In this text, I will address the relationship between the experimental proposals developed in her work as an artist and her pedagogical activity, while presenting an overview of her artworks and writings. That relationship between making art and teaching was marked by a common approach which makes it impossible to separate, in any study of Margarita Paksa, those two activities and her involvement in the various political contexts that she experienced. As we will see, this dimension was already apparent in the 1950s and 1960s, but it would extend into the rest of her work, over the following years.
Education, the Avant-Garde and the Present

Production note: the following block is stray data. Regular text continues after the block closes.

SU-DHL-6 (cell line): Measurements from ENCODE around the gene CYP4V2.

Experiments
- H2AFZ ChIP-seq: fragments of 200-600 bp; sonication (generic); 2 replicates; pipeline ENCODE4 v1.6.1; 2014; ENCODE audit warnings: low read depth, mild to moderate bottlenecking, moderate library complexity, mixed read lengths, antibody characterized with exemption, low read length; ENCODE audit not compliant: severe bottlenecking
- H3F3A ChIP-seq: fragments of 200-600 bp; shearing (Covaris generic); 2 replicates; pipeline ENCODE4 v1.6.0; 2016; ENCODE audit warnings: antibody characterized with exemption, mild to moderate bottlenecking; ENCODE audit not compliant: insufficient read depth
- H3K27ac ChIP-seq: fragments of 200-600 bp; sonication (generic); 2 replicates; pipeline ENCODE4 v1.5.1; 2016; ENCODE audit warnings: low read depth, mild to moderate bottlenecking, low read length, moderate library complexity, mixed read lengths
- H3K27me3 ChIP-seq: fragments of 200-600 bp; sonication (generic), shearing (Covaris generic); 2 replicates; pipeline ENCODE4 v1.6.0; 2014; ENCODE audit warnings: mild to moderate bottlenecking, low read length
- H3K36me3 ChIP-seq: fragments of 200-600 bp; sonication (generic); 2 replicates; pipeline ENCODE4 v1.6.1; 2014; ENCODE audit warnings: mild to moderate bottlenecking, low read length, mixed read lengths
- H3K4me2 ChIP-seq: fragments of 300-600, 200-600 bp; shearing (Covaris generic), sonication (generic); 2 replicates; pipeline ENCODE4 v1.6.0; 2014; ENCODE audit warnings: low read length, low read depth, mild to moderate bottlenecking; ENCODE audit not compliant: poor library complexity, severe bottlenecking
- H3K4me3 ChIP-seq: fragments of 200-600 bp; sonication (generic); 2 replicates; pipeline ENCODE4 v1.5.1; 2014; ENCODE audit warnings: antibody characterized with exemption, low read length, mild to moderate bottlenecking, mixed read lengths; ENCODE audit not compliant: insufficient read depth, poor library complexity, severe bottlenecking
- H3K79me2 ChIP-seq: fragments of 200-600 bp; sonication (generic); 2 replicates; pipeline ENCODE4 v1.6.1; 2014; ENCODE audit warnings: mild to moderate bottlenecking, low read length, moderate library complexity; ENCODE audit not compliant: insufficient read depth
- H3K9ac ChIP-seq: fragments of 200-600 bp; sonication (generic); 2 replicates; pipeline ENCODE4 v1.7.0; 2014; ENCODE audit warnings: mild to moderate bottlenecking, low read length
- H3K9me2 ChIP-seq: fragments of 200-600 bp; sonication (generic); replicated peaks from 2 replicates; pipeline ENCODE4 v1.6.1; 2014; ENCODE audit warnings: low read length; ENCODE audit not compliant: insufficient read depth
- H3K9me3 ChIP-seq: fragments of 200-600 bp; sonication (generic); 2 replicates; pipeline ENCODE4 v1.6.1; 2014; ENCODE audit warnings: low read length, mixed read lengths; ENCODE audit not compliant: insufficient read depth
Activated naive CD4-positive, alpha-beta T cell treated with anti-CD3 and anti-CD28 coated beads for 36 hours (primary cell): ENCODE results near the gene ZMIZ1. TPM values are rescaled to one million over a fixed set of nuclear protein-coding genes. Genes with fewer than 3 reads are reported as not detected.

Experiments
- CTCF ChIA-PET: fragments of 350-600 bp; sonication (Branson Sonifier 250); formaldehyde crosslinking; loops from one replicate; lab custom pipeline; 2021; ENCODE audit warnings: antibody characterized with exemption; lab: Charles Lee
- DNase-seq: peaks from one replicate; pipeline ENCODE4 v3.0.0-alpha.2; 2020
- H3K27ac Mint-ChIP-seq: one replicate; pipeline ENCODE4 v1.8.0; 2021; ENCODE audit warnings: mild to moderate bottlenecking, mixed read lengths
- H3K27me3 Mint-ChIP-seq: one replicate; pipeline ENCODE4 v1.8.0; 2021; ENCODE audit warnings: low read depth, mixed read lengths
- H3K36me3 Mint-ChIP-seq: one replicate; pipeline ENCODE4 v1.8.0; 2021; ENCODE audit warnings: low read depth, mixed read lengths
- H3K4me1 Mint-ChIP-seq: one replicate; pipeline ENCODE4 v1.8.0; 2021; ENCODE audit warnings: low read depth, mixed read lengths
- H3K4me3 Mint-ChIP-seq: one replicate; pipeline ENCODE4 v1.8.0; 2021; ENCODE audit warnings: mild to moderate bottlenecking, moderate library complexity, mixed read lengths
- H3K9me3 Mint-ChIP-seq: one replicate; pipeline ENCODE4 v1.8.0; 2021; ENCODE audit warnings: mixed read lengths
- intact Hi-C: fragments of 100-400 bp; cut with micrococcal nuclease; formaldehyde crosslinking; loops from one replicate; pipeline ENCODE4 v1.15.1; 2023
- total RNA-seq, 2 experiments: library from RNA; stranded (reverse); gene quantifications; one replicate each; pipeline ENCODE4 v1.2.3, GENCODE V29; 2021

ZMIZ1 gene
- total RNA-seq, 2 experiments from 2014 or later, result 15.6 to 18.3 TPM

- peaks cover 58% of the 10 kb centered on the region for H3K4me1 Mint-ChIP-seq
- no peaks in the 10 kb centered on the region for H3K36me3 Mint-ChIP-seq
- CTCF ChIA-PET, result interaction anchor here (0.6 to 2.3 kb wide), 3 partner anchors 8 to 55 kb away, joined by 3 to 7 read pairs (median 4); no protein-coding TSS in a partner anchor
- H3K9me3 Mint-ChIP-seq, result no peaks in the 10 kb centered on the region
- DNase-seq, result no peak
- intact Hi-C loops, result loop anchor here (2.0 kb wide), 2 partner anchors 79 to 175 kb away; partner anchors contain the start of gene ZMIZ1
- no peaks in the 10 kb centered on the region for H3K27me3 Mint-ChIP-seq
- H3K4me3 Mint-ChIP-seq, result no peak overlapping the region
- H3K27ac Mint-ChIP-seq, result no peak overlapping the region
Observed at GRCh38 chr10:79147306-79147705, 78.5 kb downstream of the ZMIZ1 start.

That relationship between teaching and art is also apparent in her approach to art history. Far removed from avant-garde positions that suppose a break with the past, Paksa would define artists as “devourers of images” who are able to build upon the appropriation and parodying of elements taken from visual culture.3 Both in her classes and in her work, she would employ artistic references in order to engage in acts of transformation, of subversion of the senses. In what might be seen as a founding gesture that would define her relationship with the past, at the end of the 1950s the artist produced a series of early ceramics under the title The Abduction of Europa, which radically modified the traditional ways in which this myth has been depicted. In one of her sculptures, it is no longer Zeus, disguised as a bull, who abducts Europa — as the original story tells it — but instead she herself becomes a kriophoros, carrying the animal on her shoulders, as if she were going to sacrifice it as an offering to the gods. In this way, that mythological iconography, repeated by artists such as Rubens and Rembrandt, is re-appropriated and transformed into a feminist statement: Zeus is now held aloft by Europa, no longer the god turned into a bull who carried away the Phoenician princess.